Indonesia / Travel

The Cost of Living in Indonesia

I—like many people I suppose—do not like to talk about money. I am thankful that I have not been placed with a family that is constantly asking the price of every day things in the United States, or worse, the price of the things I own. Yet, as we both get more and more familiar with each other, I can’t help noticing that questions of the sort are slowly coming up more and more.

If one were to live in Indonesia while making even a meager American salary, one can live fairly well. However, for Indonesians making Indonesian wage—life is just as proportionally expensive. When I first arrived in Indonesian with my peers, we all couldn’t help mentally converting rupiahs into dollars. Naturally, our first reaction is to marvel at how “cheap” everything is, but it occurred to me that it might be extremely offensive to those Indonesians around us who don’t get paid in dollars. Just as I found it difficult to save money back in the States, it is even more difficult here since saving millions of rupiahs only converts to hundreds of dollars.

This is about $33.00 in rupiah. The largest bill is the red 100,000, which is about $10.00. I rarely use this bill. I usually carry about 20,000 IDR on a daily basis and mostly use the blue 2,000 bill and coins (not pictured).

Though I no longer think everything is cheap, I sometimes buy something for my Indonesian family and I fall into the trap of answering whether I think the item is murah atau mahal? Cheap or expensive? In the latest instance I brought home laundry detergent that was about 13,500 IDR or about $1.40. I didn’t want to say it was cheap, but in the U.S. detergent is about $8.00 and up. I answered quickly and without thinking, murah. My family answered – Itu mahal untuk orang Indonesia! That’s expensive for Indonesian people!

A few weeks ago, my neighbor, Ibu Jumani, and I had a conversation. She told me about her job at a food factory where she works for 8 hours a day, seven days a week for $2.00 per day. That’s $14 a week or $56 a month. The laundry detergent I bought the other day cost more than half of her daily wage.

Afterwards, she asked me how much money I made working in the United States. It didn’t feel great to tell her. I asked her if she’d be willing to leave her life here to work in the U.S. and she didn’t hesitate to say yes.

I wanted to tell her that I’ve known immigrants who have left their families for work opportunities as maids and drivers in the U.S. and in their experience, they have found it worthless. They seemingly make more money, but everything is so much more expensive that they still end up saving nothing. They are basically in the same situation, but alone in a foreign country. However my bahasa Indonesian has its limits, so I could only explain that even though people working in the United States seem to make outrageous amounts of money, the life there is also outrageously expensive. Regardless, she’s still convinced that they’d be better off – a true case of “the grass is always greener on the other side.”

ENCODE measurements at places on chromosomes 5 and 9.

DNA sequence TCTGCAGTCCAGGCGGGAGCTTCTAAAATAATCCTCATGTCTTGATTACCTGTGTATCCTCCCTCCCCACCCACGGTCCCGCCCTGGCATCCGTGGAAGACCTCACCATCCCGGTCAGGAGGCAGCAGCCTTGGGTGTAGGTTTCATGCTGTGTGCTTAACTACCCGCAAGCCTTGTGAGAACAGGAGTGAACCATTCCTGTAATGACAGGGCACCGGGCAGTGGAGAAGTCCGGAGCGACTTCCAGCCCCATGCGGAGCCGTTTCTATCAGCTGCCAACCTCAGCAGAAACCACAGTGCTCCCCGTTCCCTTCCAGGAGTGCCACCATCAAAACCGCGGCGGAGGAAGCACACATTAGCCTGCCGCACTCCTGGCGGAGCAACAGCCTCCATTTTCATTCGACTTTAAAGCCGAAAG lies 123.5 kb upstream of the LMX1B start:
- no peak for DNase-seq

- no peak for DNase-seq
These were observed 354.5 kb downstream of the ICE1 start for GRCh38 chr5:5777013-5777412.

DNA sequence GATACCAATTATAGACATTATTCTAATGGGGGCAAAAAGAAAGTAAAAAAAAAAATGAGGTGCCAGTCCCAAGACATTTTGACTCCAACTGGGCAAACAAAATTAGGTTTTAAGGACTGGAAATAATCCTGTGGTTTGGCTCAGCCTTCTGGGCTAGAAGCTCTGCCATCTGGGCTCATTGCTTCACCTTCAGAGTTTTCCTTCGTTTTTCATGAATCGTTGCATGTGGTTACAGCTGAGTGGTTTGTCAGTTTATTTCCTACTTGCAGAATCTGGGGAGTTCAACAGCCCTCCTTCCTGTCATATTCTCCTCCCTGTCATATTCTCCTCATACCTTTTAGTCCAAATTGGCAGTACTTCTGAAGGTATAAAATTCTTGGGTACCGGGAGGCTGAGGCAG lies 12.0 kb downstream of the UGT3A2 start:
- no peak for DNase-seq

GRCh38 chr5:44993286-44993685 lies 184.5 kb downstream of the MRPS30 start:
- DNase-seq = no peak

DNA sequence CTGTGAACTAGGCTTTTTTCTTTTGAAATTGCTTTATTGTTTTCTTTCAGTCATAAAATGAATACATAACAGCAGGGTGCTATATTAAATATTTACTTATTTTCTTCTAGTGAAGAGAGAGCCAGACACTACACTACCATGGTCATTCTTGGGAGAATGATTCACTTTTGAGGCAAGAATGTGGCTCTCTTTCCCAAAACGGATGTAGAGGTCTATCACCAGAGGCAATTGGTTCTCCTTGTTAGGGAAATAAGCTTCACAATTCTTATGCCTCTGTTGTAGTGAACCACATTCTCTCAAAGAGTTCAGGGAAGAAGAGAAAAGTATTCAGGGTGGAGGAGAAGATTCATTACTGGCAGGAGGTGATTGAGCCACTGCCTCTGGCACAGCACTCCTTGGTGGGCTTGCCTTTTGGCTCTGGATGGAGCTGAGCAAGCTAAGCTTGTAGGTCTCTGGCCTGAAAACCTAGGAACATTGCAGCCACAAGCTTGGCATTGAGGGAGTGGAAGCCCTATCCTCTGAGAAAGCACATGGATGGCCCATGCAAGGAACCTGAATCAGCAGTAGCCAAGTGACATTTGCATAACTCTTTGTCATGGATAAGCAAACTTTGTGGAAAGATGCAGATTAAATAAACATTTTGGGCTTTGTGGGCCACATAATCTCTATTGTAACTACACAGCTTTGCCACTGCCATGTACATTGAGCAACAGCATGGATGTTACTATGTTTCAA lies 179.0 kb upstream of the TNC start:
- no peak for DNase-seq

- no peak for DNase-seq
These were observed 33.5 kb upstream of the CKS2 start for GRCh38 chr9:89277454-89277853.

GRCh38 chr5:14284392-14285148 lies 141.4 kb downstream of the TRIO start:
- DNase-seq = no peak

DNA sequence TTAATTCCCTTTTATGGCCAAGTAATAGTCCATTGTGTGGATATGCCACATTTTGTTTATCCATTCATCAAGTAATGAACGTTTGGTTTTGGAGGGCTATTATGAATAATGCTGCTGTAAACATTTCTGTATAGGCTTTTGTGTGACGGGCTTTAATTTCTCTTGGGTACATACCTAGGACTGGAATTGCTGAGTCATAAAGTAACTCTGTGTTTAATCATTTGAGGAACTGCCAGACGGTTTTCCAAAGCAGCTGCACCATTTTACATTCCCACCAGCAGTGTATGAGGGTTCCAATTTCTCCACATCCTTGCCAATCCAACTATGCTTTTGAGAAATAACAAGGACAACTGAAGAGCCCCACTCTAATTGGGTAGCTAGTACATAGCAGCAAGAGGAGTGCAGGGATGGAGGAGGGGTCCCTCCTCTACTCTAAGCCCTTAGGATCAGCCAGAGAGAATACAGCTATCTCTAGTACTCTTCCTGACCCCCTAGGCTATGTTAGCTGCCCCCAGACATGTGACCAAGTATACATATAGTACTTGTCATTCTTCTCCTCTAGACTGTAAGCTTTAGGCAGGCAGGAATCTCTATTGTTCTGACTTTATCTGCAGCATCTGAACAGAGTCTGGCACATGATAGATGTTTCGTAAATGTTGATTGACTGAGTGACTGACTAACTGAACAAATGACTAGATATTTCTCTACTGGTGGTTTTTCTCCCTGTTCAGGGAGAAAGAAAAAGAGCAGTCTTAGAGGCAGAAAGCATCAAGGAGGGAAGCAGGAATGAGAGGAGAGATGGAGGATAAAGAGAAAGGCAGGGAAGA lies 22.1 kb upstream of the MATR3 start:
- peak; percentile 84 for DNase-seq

Although Ibu Jumani’s job and wage may seem outrageous for American standards, about 560,000 IDR a month goes a long way in Indonesia. Which brings me to a whole other question, how do things around the world get priced? Are most products sold in the United States imported and subjected to so many quality control standards that it causes the price to severely inflate? The cost of living in different countries obviously influences the wages of the people living in them. So is the price of a good dictating the worth of a person’s labor and thus, giving a price to a person’s time?

I will have to look into this some more…

In the meantime, here’s a snapshot of prices in Indonesia:
• One 1.5 L bottle of water – 3,500 IDR – $0.35
• A small bottle of Coke – 500,000 IDR – $0.50
• Short angkot ride – 2,500 IDR – $0.25
• Longer angkot ride – 3,000 IDR – $0.30
• A pack of kelapa biscuits (coconut cookies) – 6,000 IDR – $0.60
Kelapa – Coconut Drink – 7,500 IDR – $0.75
• Dining out in a warong (small restaurant) – 17,000 – 18,000 IDR – $1.70 – $1.80
• Meal at Pizza Hut – 50,000 – 100,000 IDR – $5.00 – $10.00 (This is the most expensive meal I’ve had in Indonesia)
• An hour of internet in the local warnet (internet café) – 2,500 IDR – $0.25
• The average cellphone in Indonesia – 150,000 – 350,000 IDR – $15.00 – $35.00
• One text message – 100 IDR – $0.01
Pulsa or minutes for cellphone – (I put in) 50,000 – $5.00 (and it has lasted me for a long time)
• A month of unlimited Internet on my iPhone – 100,000 IDR – $10.00
Bhatik – Traditional Indonesia clothing – many I saw were about 50,000 IDR and up – $5.00 and up
• Bus & Ferry included to Bali – 150,000 IDR – $15.00
• Plane ticket to Bali – 500,000 IDR to 650,000 IDR – $50 – $60
• The most outrageously expensive thing I’ve heard about here is wine. Apparently, it can cost between 350,000 to 650,000 IDR – $35.00 – $65.00. The cheaper wine is produced in Bali.

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